**Drive and Motor Sizing Made Easy**

Size your drive and motor in three easy steps:

- Determine the application requirements
- Size the motor to meet the application
- Size the drive to meet the motor and the application

**Determine the Application Requirements**

What are the torque requirements?

- Motor torque (not power) is usually the decisive factor
- Torque requirement establishes current requirement

- Continuous torque requirements
- Variable torque vs. constant torque

- Intermittent (peak) torque requirements
- Starting torque
- Acceleration torque

- Maximum speed
- Minimum speed

**Torque, what is it?**

A measure of the effect of a force applied at a distance to an axis.

- Torque is a force that tends to rotate or turn things
- Torque(lb-ft) = Force (lb) x Radius (ft)

**Variable Torque**

Variable torque changes as the operating speed changes.

- Fans
- Centrifugal pumps
- Centrifugal blowers
- Mixers (material dependent)

**Constant Torque**

Constant torque remains the same as the speed changes.

- Conveyers
- Positive displacement pumps
- Extruders
- Crushers
- Mixers (material dependent)
- Rotary kilns
- Hoists
- Elevators

**Constant vs. Variable Torque**

Why should I care? Isn’t all torque the same?

Yes. But ….

- Motor current is proportional to torque
- Motor heating is proportional to current
- In the case of a TEFC motor, cooling is proportional to speed

Result — a TEFC motor's ability to thermally handle torque varies with speed

A constant torque load often requires a larger TEFC motor than that required for an equivalent variable torque load.

- Alternative is a separately driven fan, TEBC motor

**Intermittent Torque**

Intermittent torque is torque that is required for a relatively short period of time. Examples:

- Torque to breakaway the load and start motion
- Friction

- Torque to accelerate the load
- Inertia

**Speed**

With direct mechanical drive, motor speed is determined by mechanical speed and physical dimensions.

Speed (RPM) = v (ft/min) / (r (ft) x 2 x pi)

**Speed Example**

Speed (RPM) = v(ft/min) / (r(ft) x 2 x pi)

Speed (RPM) = 750(ft/min) / (1 (ft) x 2 x pi) = 119 (RPM)

**Power**

Power is the product of torque times speed.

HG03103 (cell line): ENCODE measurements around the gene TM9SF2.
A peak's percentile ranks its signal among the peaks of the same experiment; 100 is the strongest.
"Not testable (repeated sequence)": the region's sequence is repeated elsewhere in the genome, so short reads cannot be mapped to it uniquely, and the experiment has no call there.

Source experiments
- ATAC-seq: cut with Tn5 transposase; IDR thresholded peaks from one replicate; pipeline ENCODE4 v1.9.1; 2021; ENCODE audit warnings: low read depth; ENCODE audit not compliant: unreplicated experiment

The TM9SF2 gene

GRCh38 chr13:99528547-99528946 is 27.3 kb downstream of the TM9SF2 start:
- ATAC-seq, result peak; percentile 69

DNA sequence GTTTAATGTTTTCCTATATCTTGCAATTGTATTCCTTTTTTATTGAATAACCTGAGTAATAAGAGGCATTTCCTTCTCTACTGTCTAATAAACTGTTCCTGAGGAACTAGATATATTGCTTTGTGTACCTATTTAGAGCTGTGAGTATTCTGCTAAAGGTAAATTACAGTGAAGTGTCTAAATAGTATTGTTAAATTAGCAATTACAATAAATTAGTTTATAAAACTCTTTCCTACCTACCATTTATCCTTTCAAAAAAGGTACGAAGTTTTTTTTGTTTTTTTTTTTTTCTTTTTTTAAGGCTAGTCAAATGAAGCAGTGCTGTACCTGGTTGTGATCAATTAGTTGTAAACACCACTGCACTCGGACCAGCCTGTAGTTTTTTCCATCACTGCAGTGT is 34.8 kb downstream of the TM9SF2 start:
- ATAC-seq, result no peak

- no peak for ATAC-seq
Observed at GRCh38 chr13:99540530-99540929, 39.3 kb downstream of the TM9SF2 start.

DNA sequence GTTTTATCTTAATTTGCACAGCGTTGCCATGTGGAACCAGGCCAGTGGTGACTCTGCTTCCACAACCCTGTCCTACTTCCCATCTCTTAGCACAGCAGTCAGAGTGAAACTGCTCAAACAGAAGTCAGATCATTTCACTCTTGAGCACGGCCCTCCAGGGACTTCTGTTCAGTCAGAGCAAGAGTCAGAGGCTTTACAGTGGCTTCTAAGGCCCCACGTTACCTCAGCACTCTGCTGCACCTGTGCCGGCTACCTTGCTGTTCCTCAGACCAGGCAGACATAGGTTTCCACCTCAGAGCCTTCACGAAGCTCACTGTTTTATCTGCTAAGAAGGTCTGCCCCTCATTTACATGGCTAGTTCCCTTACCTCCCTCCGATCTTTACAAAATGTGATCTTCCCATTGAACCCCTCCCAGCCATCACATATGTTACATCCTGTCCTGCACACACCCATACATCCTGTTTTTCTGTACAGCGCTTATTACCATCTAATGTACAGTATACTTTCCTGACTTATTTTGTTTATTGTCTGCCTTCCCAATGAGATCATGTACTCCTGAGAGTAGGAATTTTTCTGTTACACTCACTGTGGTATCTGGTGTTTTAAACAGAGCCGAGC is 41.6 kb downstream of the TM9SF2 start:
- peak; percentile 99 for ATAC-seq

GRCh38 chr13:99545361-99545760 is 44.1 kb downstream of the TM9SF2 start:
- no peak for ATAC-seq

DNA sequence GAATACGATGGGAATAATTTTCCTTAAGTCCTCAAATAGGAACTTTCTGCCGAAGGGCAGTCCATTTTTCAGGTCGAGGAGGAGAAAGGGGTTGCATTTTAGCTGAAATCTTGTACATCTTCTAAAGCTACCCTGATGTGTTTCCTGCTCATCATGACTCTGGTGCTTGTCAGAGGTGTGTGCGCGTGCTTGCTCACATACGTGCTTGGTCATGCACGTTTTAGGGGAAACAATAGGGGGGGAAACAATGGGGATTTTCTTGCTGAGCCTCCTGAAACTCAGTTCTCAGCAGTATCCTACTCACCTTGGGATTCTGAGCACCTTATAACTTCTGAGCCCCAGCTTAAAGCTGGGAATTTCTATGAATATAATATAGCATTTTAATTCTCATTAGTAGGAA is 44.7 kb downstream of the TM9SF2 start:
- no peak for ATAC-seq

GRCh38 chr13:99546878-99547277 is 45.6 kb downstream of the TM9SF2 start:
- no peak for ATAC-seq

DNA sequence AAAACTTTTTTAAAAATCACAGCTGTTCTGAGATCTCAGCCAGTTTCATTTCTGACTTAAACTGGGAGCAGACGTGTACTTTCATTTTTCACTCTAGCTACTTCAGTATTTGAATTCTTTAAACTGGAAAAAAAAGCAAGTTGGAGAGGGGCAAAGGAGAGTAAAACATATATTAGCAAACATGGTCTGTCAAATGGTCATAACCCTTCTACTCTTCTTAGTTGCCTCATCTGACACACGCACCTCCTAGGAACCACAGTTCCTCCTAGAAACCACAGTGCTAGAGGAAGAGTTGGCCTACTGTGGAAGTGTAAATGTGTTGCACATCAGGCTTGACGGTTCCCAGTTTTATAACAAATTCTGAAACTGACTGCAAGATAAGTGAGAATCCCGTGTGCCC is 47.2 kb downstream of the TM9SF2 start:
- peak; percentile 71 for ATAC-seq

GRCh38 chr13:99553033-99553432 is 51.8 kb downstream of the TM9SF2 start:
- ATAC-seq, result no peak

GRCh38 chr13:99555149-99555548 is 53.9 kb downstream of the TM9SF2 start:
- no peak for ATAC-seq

- Power (HP) = Torque (lb-ft) x Speed (RPM) / 5252
- For our example:
- Torque = 100 lb-ft
- Speed = 119 RPM
- Power = 100 (lb-ft) x 119 (RPM) / 5252 = 2.3 HP

HP |
Base Speed |
Rated Torque |

3 | 1790 | 9 |

5 | 1790 | 15 |

7.5 | 1790 | 22 |

10 | 1790 | 29 |

15 | 1790 | 44 |

30 | 1790 | 88 |

40 | 1790 | 117 |

**Motor Sizing**

In our example:

- Torque = 100 lb-ft
- Speed = 119 RPM
- Power = 100 x 119 / 5252 = 2.3 HP

- 3 HP @ 1790 RPM?
- 40 HP @ 1790 RPM?

A motor only develops its nameplate power at its nameplate speed. At a reduced speed it develops a proportionately reduced power.

**Motor Sizing**

What if we add a gear box?

- Torque at motor = torque / gear ratio
- Speed at motor = speed x gear ratio

Now what motor do we pick?

**Intermittent Torque**

Torque for Acceleration

- Torque = Inertia x Acceleration rate
- If you know:
- Inertia (WK2) in lb-ft2
- Acceleration time in sec.
- Change in motor speed in RPM

- Then:
- Torque = WK2 (lb-ft2) x Speed(RPM) / (Accel time(sec.) x 307.6)

**Intermittent Torque**

Torque for Acceleration

- Assume for our example:
- Total WK2 = 1.2 lb-ft2
- Includes 100 lb load, drum, 15:1 gear box and motor

- Change in speed is 1790 RPM
- If accel time is 10 seconds
- Accel Torque = 1.2(lb-ft2) x 1790(RPM) / (10(sec.) x 307.6)
- Accel Torque = 0.7(lb-ft)
- Total torque = 6.7 + 0.7 = 7.4 lb-ft; less than rated motor torque

- If accel time = 1 second
- Accel Torque = 1.2(lb-ft2) x 1790(RPM) / (1(sec.) x 307.6)
- Accel Torque = 7.0 (lb-ft)
- Total torque = 6.7 + 7.0 = 13.7 lb-ft, 150% of rated motor torque

- Total WK2 = 1.2 lb-ft2

**Pick A Drive**

- Assume for our example:
- Motor is 3 HP, 1790 rpm, 4.2 FLA, 9 lb-ft
- Torque to lift load and accel in 10 s is 7.4 lb-ft
- Max current is less than 4.2 amps
- Use 3 HP normal duty drive, 4.9 amps, with 110%

O.L. (5.4 amps peak)

- Torque to lift load and accel in 1 s is 13.7 lb-ft
- Max current is about 6.4 amps
- Use 3 HP heavy duty drive, 5.6 amps, with 150%

O.L. (8.4 amps peak)

**Special Cases**

Intermittent torque is required for a relatively long time.

- Large inertias
- Results in long accel time, several minutes
- Drive and motor sized for acceleration torque
- Examples
- Centrifuges
- Kilns

- Long periods of breakaway torqu
- Mixer starting with product

**Watch the limits**

- Limits that can come in to play
- Torque
- AC Motors have max torque limits, about 200% (Drive limits motor to about 70% of motor’s rated breakdown torque)

- Speed
- Limited by maximum safe mechanical speed
- Limited by maximum drive frequency
- Limited by reduced maximum torque above base speed

(Constant HP operation)

- Current
- Limited by inverter
- Full speed motor current rises when line voltage is low

- Regenerative (braking) torque
- If less than 10% flux braking may be good enough
- If more than 10% but intermittent, such has stopping only, use brake chopper and resistor
- If more than 10% and continuous, consider a regenerative drive

- Torque